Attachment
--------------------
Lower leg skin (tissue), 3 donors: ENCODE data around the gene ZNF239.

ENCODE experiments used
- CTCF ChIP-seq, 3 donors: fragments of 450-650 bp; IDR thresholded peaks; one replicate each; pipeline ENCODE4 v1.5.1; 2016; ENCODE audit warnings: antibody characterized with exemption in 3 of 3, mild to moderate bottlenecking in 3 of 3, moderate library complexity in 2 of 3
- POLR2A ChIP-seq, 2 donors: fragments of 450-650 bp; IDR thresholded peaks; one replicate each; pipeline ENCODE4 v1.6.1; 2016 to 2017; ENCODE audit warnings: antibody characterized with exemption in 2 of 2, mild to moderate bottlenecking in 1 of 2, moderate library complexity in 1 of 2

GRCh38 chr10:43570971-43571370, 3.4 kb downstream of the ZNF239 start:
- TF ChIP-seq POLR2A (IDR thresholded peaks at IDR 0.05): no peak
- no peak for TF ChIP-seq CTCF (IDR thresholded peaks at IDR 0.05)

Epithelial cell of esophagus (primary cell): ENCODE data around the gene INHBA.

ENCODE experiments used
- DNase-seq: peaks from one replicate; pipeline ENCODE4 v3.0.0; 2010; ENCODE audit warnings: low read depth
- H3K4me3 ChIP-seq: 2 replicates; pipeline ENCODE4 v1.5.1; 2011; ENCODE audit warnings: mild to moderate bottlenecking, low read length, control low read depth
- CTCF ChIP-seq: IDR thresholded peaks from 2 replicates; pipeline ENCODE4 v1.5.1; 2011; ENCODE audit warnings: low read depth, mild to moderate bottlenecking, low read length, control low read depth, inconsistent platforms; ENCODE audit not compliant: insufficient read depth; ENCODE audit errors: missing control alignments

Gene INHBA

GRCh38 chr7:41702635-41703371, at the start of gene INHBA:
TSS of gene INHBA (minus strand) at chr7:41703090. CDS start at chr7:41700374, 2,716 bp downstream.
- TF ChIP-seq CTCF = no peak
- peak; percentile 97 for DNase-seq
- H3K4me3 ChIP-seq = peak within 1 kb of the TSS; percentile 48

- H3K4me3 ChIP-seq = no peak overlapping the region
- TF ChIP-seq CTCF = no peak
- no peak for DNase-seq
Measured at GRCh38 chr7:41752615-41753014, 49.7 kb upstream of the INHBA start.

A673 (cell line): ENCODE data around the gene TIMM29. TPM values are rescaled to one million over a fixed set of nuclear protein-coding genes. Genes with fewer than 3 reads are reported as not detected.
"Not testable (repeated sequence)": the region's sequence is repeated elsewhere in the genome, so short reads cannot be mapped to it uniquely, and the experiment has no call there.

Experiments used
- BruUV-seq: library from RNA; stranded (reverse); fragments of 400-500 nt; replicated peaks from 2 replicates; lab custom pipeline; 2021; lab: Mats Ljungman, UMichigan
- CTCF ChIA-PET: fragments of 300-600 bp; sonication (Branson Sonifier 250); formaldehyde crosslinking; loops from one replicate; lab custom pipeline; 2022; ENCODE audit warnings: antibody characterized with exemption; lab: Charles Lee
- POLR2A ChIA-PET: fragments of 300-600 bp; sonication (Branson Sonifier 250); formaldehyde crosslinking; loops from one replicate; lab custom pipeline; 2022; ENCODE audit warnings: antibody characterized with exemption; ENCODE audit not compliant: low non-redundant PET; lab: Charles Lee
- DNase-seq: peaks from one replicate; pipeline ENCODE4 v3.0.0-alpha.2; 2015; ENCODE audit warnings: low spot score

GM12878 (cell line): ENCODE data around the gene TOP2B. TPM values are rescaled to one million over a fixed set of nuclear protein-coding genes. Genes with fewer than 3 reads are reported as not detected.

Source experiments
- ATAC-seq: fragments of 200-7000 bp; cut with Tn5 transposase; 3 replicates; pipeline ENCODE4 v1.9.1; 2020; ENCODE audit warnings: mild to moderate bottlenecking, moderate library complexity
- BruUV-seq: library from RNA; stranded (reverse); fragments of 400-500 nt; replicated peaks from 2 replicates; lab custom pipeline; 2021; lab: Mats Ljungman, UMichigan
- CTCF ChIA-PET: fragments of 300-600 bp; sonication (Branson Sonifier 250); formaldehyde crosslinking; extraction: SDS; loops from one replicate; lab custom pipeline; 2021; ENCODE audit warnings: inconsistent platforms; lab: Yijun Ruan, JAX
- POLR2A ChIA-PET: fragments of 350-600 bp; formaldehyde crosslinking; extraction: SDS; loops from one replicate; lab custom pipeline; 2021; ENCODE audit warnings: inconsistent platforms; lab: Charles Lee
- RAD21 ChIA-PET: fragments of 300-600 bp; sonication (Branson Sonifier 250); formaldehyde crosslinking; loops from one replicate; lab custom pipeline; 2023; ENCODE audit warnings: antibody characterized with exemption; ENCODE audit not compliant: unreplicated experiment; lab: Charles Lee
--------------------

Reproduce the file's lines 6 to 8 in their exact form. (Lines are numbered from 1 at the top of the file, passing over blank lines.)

- TF ChIP-seq POLR2A (IDR thresholded peaks at IDR 0.05): no peak
- no peak for TF ChIP-seq CTCF (IDR thresholded peaks at IDR 0.05)

Epithelial cell of esophagus (primary cell): ENCODE data around the gene INHBA.